• Ping pong counting (one person says 5, the next person says 10, etc) 
  • Counting on AND counting back! Start at 100 and count back in 10’s
  • Count in different voices (gruffalo voice, robot voice…)
  • Read books about counting (e.g. 10 little monsters)
  • Play a counting game (we like Orchard Tree 10 green bottles)
  • Count with Lego – make a stack of 4 stud bricks and count in 4’s

12:00 Lunch and break 

1:00 Project work/Skills learning 

I’m trying to decide what this will look like… It might be a science project, a journal, puppets/plays, outdoor learning e.g. gardening, den building, 

Or 

Learn together – e.g. British Sign Language, Spanish, a musical instrument, 

Wouldn’t it set a fantastic example if you were to learn together?

1:30 Educational TV/games

Learning programs/apps – e.g. number blocks, Did you know?, Andy’s prehistoric adventures, Katie’s amazing machines 

Or iPad/computer games, Spelling shed, my maths

2:00 Creative time 

  • Scrapbook 
  • play dough
  • painting
  • colouring
  • colouring in (link to their interests – e.g. Pokemon)
  • cooking/baking – Check out ideas here
  • nature scavenger hunt
  • sewing
  • junk modelling
  • Crafts – Check out mine here
  • God’s eyes

3:00 Adult led story time 

This will be similar to the end of the day at school and is a nice signal that you are nearly finished. Choose a story slightly above their level; one they wouldn’t be able to read by themselves but with a theme they would enjoy.

Some of my favourites for Years 1 and 2

  • Anything by Ronald Dahl (make sure it is age appropriate!) We will probably start with The Enormous Crocodile or the Giraffe, the Pelly and Me. However, Fantastic Mr Fox and The Twits are fab!
  • Horrid Henry
  • Anything by Julia Donaldson

Some of my favourites for Years 3 and 4

  • Anything by Ronald Dahl (make sure it is age appropriate!) Probably starting with Fantastic Mr Fox and The Twits.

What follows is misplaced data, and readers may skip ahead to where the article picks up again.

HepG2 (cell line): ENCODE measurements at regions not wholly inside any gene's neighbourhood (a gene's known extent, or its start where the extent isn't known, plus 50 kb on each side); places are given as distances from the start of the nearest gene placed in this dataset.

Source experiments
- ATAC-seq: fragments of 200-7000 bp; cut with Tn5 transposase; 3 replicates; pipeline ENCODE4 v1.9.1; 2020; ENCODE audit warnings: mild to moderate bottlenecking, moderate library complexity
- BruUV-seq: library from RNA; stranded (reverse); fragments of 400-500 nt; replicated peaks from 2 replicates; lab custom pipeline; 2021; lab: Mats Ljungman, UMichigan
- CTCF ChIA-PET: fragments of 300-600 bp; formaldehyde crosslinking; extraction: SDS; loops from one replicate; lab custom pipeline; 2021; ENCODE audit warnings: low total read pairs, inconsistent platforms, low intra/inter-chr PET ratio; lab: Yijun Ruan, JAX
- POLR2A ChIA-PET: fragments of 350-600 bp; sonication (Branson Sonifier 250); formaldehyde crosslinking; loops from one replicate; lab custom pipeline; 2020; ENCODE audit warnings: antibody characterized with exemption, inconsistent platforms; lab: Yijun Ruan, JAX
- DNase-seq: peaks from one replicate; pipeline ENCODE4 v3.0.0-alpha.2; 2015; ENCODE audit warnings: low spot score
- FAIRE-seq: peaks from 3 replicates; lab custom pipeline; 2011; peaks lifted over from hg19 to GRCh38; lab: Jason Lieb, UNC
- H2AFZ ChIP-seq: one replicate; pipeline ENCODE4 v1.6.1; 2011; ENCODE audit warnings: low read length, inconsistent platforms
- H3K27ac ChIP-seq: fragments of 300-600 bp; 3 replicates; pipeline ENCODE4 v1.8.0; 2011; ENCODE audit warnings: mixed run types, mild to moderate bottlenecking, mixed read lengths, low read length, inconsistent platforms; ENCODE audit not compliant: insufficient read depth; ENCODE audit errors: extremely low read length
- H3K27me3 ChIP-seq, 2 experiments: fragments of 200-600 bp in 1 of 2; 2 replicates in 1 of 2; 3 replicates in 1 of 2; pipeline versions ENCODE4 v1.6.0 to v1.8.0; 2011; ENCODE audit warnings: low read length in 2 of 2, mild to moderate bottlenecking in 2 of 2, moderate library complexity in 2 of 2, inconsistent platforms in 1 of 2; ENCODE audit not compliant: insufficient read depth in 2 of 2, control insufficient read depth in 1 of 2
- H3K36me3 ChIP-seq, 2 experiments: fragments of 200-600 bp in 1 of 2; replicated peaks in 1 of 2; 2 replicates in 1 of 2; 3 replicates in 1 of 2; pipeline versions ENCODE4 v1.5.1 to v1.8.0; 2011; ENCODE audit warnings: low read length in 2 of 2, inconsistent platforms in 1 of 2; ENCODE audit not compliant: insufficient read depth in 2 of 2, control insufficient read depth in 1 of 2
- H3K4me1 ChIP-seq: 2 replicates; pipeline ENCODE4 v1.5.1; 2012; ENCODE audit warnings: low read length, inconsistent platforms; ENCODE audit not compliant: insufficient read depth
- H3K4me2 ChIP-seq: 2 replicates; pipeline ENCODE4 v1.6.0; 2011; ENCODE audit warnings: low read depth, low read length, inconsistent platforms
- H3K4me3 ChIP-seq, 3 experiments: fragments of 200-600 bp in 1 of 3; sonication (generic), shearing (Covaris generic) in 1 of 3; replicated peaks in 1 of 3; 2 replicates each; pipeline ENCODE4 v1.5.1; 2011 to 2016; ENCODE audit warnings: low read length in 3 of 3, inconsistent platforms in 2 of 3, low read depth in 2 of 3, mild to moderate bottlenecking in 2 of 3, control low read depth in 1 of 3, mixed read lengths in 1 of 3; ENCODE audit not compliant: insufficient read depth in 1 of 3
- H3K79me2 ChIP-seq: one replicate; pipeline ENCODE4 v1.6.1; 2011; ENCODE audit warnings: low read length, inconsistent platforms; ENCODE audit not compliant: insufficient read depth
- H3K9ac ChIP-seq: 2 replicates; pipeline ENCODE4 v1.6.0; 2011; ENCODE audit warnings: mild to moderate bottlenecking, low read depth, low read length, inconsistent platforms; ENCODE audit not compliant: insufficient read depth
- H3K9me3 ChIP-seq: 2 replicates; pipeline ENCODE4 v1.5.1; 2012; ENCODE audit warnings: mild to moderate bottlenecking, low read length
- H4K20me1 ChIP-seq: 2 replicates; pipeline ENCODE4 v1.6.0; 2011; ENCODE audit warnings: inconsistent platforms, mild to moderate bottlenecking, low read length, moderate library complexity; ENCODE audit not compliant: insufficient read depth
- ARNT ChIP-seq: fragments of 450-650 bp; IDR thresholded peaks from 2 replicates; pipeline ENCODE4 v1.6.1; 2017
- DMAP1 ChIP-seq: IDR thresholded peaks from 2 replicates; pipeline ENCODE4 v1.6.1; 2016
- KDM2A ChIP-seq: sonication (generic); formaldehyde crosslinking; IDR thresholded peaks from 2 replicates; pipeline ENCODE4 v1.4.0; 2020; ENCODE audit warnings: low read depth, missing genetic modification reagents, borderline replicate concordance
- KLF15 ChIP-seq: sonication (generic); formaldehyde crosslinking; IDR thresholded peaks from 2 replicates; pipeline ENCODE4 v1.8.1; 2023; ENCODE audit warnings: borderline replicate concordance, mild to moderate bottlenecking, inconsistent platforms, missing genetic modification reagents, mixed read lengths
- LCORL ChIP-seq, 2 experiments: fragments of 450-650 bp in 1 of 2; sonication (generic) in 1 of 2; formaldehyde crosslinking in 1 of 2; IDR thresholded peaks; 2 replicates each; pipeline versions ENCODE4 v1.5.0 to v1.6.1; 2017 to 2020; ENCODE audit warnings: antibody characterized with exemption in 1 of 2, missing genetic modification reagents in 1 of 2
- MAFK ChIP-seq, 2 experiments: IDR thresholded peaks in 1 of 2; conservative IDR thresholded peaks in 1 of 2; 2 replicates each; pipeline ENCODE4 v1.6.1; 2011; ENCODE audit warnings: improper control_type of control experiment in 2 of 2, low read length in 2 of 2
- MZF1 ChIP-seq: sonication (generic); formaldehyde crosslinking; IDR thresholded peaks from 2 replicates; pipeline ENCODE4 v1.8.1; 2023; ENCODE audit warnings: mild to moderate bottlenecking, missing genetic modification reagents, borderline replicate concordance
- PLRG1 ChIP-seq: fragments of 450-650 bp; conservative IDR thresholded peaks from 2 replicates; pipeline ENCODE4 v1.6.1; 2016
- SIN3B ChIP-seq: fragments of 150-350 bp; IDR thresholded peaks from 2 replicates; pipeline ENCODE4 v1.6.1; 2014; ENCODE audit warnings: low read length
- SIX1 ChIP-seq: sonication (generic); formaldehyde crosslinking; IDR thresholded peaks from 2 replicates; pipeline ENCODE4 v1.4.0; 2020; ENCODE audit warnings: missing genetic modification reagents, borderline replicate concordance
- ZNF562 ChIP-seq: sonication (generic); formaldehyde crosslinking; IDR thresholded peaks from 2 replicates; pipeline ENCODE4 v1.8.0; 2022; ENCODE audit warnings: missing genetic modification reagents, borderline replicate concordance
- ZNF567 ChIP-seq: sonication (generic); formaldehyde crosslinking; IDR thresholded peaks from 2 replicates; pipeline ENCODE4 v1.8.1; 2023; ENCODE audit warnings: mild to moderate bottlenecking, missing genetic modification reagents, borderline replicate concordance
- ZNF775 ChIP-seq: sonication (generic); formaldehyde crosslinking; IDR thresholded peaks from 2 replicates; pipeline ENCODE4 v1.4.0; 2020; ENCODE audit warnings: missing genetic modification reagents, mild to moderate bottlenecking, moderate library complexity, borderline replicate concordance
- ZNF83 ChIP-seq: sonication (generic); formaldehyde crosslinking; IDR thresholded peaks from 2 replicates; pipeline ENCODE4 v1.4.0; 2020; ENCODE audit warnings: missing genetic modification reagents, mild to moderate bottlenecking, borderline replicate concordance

• The Spiderwick Chronicles
  • Any of the Narnia books
  • The Secret 7
  • The Worst Witch

Some of my favourites for Years 5 and 6

  • Anything by Ronald Dahl (make sure it is age appropriate!). For this age group, Charlie and the Chocolate Factory and, depending on how mature they are, Boy.
  • Harry Potter
  • Michael Morpurgo Books
  • Stormbreaker

These are ones of the top of my head – there are so many great authors out there. This is by no means an exhaustive list – these are books that you are likely to have in your house (or your neighbours house!). With the libraries being shut, you want to keep things cost effective as well. Try Facebook Marketplace, arrange book swaps (follow social distancing and make sure the books are clean. Use an antibacterial wipe on the covers).

3:15 finish 

Woo HOO! You made it to the end of the day! That wasn’t so bad.

Remember, give yourself and your children grace. This isn’t going to be easy, but you can do it. Take 5 or 10 minutes out here and there if needed. Stop and come back to things later if it is too much. Look after yourself and your children.

Let me know how you get on and what worked or didn’t work for you!

Anna

Anna is a primary school teacher, with experience in special educational needs, specialising in behaviour management. She has a Masters in Education, a PGCE and a law degree as well as being a mermaid!